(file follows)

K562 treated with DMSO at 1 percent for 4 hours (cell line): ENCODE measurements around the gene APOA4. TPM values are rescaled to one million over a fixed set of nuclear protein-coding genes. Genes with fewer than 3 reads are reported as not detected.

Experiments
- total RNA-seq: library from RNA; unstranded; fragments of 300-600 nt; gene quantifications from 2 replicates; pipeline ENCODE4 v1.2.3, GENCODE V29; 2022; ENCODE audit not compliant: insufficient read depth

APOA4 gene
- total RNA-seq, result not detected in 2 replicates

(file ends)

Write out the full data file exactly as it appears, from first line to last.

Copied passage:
K562 treated with DMSO at 1 percent for 4 hours (cell line): ENCODE measurements around the gene APOA4. TPM values are rescaled to one million over a fixed set of nuclear protein-coding genes. Genes with fewer than 3 reads are reported as not detected.

Experiments
- total RNA-seq: library from RNA; unstranded; fragments of 300-600 nt; gene quantifications from 2 replicates; pipeline ENCODE4 v1.2.3, GENCODE V29; 2022; ENCODE audit not compliant: insufficient read depth

APOA4 gene
- total RNA-seq, result not detected in 2 replicates